The viability of the Kincardine Floating Offshore Wind Farm project will “not be affected” by the debt of Spanish manufacturer Navantia, according to the boss of the development.
Allan MacAskill, the director of Kincardine Offshore Wind Limited (KOWL), said “as long as (Navantia) are still in business” his firm would continue to purchase from them.
But Mr MacAskill did add that “if it is the case” that Navantia is losing significant amounts of money it “would not be in business in five or ten years’ time”.
He was speaking about the commercialisation of his floating wind development during the All-Energy Conference in Glasgow.
Navantia has reported almost £850 million in losses since 2005, an average of £70 million each year.
Known mainly as a builder of high-tech military and civil ships, it is run under the fiscal control of Spain’s finance ministry.
The state-owned firm has made over £350m government-backed loss since 2015.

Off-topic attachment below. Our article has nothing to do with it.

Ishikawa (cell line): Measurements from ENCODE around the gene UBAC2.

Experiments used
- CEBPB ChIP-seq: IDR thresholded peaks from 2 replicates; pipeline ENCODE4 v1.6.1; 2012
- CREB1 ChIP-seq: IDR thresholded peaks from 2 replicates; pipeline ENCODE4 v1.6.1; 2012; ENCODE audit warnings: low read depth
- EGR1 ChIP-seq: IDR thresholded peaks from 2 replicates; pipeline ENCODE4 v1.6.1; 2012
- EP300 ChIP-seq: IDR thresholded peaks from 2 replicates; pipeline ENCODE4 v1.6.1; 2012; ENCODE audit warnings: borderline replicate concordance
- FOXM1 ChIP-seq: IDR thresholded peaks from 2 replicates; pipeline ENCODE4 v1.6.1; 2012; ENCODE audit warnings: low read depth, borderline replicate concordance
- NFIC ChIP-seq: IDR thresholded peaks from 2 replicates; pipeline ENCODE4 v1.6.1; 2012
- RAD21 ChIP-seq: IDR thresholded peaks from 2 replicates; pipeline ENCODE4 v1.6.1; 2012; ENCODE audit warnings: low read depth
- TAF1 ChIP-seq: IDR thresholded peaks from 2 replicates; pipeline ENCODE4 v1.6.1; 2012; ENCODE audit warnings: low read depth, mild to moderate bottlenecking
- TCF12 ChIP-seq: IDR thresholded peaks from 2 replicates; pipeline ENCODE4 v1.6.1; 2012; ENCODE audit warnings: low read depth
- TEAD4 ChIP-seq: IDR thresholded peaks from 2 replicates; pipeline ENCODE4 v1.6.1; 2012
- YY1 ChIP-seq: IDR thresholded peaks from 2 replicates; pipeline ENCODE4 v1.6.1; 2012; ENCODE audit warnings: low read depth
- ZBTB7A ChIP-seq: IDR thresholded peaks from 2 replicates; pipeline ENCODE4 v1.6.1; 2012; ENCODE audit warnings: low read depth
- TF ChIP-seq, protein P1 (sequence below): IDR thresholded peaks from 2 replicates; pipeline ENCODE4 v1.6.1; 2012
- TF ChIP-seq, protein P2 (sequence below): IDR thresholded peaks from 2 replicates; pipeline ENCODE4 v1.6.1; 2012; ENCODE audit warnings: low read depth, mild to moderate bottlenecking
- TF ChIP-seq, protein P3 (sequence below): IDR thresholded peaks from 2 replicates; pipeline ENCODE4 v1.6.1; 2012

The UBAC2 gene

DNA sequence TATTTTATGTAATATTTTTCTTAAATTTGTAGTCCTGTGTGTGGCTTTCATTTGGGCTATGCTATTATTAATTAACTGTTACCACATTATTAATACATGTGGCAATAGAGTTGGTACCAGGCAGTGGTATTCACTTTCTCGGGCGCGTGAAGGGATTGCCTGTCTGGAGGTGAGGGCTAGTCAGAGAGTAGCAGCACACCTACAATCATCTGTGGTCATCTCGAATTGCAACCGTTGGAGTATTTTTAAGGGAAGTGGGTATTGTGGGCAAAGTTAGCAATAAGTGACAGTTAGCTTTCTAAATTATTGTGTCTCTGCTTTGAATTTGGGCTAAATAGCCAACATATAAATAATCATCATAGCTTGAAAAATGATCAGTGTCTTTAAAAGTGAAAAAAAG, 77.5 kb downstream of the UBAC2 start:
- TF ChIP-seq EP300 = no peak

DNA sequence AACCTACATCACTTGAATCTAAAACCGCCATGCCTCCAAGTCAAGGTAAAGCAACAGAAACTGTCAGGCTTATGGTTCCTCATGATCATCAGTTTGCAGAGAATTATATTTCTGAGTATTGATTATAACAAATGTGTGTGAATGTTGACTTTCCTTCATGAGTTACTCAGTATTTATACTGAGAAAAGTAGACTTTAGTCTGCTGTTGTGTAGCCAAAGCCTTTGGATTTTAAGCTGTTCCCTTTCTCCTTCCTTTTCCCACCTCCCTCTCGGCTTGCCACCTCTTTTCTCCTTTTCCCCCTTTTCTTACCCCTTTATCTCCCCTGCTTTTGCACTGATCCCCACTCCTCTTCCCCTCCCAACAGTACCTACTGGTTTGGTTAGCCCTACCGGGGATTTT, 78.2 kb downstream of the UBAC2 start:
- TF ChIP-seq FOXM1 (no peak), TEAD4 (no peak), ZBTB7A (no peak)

KOWL awarded Navantia a deal to construct five offshore wind floating foundations in February.
The deal has been awarded to Navantia through Cobra Wind International, a subsidiary firm of Cobra International Services.
The Kincardine project is located nine miles off the coast of Aberdeen.
The structures will be constructed at Navantia’s Fene yard in Spain before being transported to the Aberdeen site.
Construction work will begin in May with fabrication and assembly to take place in April 2020.
Mr MacAskill said: “I don’t see how it affects the project.
“As long as they’re still in business to buy substructures from I don’t know what that will do for the future, which is what we’re here to talk about.
“I suspect that companies that lose that amount of money, if that is the case, will not be in business in five of ten years’ time and therefore others will replace them.”